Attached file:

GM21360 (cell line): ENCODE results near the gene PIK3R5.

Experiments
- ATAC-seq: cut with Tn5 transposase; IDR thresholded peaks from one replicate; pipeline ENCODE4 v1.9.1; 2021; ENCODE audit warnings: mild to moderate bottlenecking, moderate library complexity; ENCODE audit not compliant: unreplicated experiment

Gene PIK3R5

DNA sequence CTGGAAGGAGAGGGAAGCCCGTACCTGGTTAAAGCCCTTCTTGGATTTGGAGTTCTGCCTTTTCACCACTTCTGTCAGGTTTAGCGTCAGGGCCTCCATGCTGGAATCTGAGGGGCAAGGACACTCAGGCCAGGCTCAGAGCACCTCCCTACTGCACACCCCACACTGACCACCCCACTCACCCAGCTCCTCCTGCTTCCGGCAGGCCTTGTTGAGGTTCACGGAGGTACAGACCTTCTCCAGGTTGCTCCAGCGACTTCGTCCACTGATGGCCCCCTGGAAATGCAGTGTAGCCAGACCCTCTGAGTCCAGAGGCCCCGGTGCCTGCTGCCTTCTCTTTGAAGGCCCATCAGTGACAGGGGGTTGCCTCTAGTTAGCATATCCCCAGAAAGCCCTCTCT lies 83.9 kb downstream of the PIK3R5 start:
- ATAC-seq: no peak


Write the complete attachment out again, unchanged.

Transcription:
GM21360 (cell line): ENCODE results near the gene PIK3R5.

Experiments
- ATAC-seq: cut with Tn5 transposase; IDR thresholded peaks from one replicate; pipeline ENCODE4 v1.9.1; 2021; ENCODE audit warnings: mild to moderate bottlenecking, moderate library complexity; ENCODE audit not compliant: unreplicated experiment

Gene PIK3R5

DNA sequence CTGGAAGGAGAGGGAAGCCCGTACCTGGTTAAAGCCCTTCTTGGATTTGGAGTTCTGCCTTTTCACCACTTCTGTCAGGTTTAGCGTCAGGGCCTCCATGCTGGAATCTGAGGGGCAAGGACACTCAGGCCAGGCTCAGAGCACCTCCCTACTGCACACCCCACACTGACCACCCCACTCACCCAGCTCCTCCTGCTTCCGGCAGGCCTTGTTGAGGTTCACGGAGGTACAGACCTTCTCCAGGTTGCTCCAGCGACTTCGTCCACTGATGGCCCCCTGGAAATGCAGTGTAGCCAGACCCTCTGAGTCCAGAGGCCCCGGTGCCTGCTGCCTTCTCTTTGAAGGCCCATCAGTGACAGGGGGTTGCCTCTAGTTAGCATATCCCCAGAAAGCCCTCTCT lies 83.9 kb downstream of the PIK3R5 start:
- ATAC-seq: no peak